Environment: An Empirical Assessment. In P. Bloom, R. Winer, H. H. Kassarjian, 
& D. L. Scammon (Eds.), Enhancing Knowledge Development in Marketin g (pp. 
195). Chicago, IL: American Marketing Association. 

Babakus, E., & Mangold, W. G. (1992). Adapting the SERVQUAL Scale to Hospital 
Services: An Empirical Investigation. HSR: Health Services Research. 26 (6), 
767-786. 

Balci, O. (1989). How to Assess the Acceptablility and Credibility of Simulation Results. 
In E. A. MacNair, K. J. Musselman, & P. Heidelberger (Eds), Proceedings of the 
Winter Simulation Conference (pp. 62-71). Washington D.C. 

Beaird, S. L., Coley, M. R., & Crea, K. A. (1992). Current Status of Drug Information 
Centers. American Journal of Hospital Pharmacy, 49 (Jan), 103-6. 

Bitner, M. J. (1990). Evaluating Service Encounters: The Effects of Physical Surroundings 
and Employee Responses. Journal of Marketing, 54 ( April), 69-82. 

Boerstler, H., Foster, R. W., O'Connor, E. J., O'Brien, J. L., Shortell, S. M., Carman, J. 
M., & Hughes, E. F. X. (1996). Implementation of Total Quality Management: 
Conventional Wisdom versus Reality. Hospital and Health Services 
Administration, 4U 2), 143-159. 

Bolton, R. N., & Drew, J. H. (1991). A Longitudinal Analysis of the Impact of Service 
Changes on Customer Attitudes. Journal of Marketing, 5 5 (January), 1-9. 

Bolton, R. N, & Drew, J. H. (1994). Linking Customer Satisfaction to Service Operations 
and Outcomes. In R. T. Rust & R. L. Oliver (Eds), Service Quality: New 
Directions in Theory and Practice (pp. 173-200). Thousand Oaks, CA: Sage 
Pubhcations. 



234 



235 

Boulding, W,, Kalra, A., Staelin, R., & Zeithaml, V. A. (1993). A Dynamic Process Model 
of Service Quality: From Expectations to Behavioral Intentions. Journal of 
Marketing Research, XXX (Februarv), 7-27. 

Brown, S. W., & Swartz, T. A. (1989), A Gap Analysis of Professional Service Quality. 
Journal of Marketing, 53 f April). 92-98. 

Brown, T. J., Churchill, G. A., Jr., & Peter, J. P. (1993), Improving the Measurement of 
Service Quality. Journal of Retailing, 69 (1), 127-140. 

Buxton, K. v., & Gatland, R. (1995). Simulating the Effects of Work-In-Process on 
Customer Satisfaction in a Manufacturing Environment. In C Alexopoulos, K, 
Kang, W. R. Lilegdon, & D. Goldsman (Eds), Proceedings of the Winter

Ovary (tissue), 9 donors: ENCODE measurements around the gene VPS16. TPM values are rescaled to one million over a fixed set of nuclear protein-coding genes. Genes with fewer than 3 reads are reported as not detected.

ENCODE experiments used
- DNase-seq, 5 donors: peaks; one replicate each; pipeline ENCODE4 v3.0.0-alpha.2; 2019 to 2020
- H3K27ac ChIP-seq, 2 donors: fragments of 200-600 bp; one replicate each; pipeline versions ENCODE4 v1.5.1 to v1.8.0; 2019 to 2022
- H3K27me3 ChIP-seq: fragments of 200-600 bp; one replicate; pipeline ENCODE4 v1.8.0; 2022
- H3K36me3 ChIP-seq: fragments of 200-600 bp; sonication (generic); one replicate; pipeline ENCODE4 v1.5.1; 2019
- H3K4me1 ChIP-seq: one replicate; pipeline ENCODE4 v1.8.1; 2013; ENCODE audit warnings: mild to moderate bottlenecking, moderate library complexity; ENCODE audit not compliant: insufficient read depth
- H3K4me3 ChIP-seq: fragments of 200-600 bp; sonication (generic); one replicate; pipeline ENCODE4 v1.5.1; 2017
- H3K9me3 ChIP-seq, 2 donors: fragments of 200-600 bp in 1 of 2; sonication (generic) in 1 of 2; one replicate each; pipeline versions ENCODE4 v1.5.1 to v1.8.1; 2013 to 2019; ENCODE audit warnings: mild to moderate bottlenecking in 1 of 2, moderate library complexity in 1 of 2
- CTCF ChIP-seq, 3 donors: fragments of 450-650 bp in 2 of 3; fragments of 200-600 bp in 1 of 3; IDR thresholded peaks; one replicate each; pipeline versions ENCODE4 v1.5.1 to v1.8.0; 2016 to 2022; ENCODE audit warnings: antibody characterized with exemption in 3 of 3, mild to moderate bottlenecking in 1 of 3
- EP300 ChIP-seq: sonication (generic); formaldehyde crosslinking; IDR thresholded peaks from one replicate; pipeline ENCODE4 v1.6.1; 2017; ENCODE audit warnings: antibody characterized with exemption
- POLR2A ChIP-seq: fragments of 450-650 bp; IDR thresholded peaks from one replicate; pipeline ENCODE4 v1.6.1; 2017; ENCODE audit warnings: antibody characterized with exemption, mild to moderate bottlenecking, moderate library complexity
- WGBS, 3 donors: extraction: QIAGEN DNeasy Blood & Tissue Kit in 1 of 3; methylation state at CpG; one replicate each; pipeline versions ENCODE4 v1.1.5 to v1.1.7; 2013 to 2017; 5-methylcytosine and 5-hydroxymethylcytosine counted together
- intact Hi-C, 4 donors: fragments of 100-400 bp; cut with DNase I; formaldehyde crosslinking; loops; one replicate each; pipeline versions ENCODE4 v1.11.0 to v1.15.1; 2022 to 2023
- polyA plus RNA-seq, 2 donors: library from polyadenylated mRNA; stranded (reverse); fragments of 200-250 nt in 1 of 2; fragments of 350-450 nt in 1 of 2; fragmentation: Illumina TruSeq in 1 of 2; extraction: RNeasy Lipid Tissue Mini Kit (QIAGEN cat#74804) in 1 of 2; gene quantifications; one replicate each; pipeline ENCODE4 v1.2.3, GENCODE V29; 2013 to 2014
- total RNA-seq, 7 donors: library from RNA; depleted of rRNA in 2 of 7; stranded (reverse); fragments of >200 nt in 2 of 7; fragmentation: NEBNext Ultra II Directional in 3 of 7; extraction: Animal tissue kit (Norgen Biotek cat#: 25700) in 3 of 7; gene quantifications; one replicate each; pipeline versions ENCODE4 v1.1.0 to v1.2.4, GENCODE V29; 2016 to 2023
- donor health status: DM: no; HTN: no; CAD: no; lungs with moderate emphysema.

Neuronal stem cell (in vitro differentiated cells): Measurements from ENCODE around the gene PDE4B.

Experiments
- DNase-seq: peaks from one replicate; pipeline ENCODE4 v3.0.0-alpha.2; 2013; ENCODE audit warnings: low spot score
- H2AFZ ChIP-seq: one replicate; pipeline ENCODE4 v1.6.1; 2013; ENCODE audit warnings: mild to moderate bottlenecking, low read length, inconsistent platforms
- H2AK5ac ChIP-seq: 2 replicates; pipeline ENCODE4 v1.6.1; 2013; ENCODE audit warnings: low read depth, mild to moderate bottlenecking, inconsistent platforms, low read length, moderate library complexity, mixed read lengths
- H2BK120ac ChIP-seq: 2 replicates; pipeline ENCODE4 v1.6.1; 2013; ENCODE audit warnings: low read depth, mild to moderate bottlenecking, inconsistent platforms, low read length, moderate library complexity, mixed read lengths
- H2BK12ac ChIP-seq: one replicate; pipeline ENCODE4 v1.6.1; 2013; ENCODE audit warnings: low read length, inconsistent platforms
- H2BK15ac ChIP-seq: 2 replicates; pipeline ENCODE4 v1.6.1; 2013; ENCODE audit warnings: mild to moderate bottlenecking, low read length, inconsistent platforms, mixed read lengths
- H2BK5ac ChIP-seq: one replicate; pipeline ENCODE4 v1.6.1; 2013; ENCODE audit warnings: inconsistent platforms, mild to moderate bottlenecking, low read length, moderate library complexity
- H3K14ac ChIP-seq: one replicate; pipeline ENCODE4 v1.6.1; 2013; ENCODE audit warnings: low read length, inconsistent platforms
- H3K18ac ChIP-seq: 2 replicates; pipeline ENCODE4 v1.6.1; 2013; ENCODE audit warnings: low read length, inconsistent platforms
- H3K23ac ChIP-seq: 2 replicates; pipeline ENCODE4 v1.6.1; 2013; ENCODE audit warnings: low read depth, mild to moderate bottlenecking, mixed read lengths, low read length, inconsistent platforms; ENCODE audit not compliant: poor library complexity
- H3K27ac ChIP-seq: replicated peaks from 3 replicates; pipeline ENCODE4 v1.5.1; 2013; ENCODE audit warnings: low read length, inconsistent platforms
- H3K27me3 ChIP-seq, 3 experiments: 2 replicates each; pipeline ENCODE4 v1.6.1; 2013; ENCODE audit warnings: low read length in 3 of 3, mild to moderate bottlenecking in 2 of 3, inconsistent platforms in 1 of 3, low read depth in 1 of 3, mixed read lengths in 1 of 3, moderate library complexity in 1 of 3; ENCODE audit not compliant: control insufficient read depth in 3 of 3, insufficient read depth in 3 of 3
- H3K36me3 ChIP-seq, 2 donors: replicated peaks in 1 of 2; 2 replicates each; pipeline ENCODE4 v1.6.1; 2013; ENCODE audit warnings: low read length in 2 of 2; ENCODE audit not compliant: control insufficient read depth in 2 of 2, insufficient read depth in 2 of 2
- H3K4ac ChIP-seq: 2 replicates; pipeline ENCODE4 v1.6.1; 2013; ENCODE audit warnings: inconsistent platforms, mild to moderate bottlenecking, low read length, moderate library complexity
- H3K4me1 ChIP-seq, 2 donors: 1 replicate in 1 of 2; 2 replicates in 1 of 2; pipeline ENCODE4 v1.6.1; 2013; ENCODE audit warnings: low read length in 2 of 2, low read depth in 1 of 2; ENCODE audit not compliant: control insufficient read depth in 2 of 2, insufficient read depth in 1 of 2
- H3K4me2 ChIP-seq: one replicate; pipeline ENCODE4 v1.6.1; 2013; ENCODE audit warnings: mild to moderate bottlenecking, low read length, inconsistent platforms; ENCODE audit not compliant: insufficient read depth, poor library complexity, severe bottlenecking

Simulation Conference (pp. 940-944). Arlington, VA, 

Carman, J, M, (1990), Consumer Perceptions of the Service Quality: An Assessment of 
the SERVQUAL Dimensions. Journal of Retailing. 66 (Sprin.g), 33-55. 

Carruthers, M. E. (1970), Computer Analysis of Routine Pathology Work Schedules 
Using a Simulation Programme, Journal of Clinical Pathology, 23 , 269-272, 

Carson, J, S,, II, (1989). Verification and VaHdation: A Consuhant's Perspective. In E. A. 
MacNair, K. J, Musselman, & P, Heidelberger (Eds), Proceedings of the Winter 
Simulation Conference (pp, 552-557), Washington, D,C, 

Chin, V,, & Sprecher, S, C, (1990). Using a Manufacturing Based Simulation Package to 
Model a Customer Service Center. In O, Balci, R, P, Sadowski, & R, E, Nance 
(Eds,), 1990 Proceedings of the Winter Simulation Conference Proceedings (pp, 
904-907), New Orleans, LA. 

Christensen, D. B., & Penna, P. M, (1995), Quality Assessment and Quality Assurance of 
Pharmacy Services. Journal of Managed Care Pharmacy, 1 (1), 40-51. 

Clemmer, E. C, & Schneider, B. (1989a), Toward Understanding and Controlling 
Customer Dissatisfaction with Waiting During Peak Demand Times, In M, J, 
Bitner & L, A. Crosby (Eds.), Designing a Winning Service Strategy (pp, 87-91), 
Chicago, IL: American Marketing Association, 

Clemmer, E, C, & Schneider, B. (1993). Managing Customer Dissatisfaction with 

Waiting: Applying Social-Psychological Theory in a Service Setting. Advances in 
Services Marketing and Management, 2 , 213-229, 

Clemmer, E,C,, & Schneider, B, (1989b), Toward Understanding and Controlling 

Customer Dissatisfaction With Waiting (89-1 15). Cambridge, MA: Marketing 
Science Institute. 



= 



236 



Cohen, J. (1977). Statistical Power Analysis for the Behavioral Sciences . New York, NY; 
Academic Press. 

Cohen, J. (1988). Statistical Power Analysis for the Behavioral Sciences . (2nd ed). New 
York, NY: Academic. 

Crocker, L., & Algina, J. (1986). Introduction to Classical and Modern Test Theory . Fort 
Worth, TX: Harcourt Brace Jovanovich College Publishers. 

Cronin, J. J., Jr., & Taylor, S. A. (1992). Measuring Service Quality: A Reexamination 
and Extension. Journal of Marketing, 56 (July), 55-68. 

Cronin, J. J., Jr., & Taylor, S. A. (1994). SERVPERF versus SERVQUAL: Reconciling 
Performance-based and Perceptions-Minus-Expectations Measurement of Service 
Quality. Journal of Marketing, 58 (January), 125-131. 

Dallal, G. E. (1986), PC-SIZE: A Program for Sample-Size Determinations. The 
American Statistician. 40 , 52. 

Davis, M. M. (1991). How Long Should a Customer Wait for Service? Decision Sciences, 
22(2), 421-434. 

Davis, M. M., & Vollmann, T. E. (1990). A Framework for Relating Waiting Time and 
Customer Satisfaction in a Service Operation. The Journal of Services Marketing, 
4(1), 61-69. 

DeVellis, R. F. (1991). Scale Development: Theory and AppHcations . (Vol. 26). 
Newbury Park, CA: Sage Publications. 

Dillman, D. A. (1978). Mail and Telephone Surveys . New York, NY: John Wiley and 
Sons, Inc. 

Dillman, D. A. (1994). How to Conduct Your Own Survey . New York, NY: John Wiley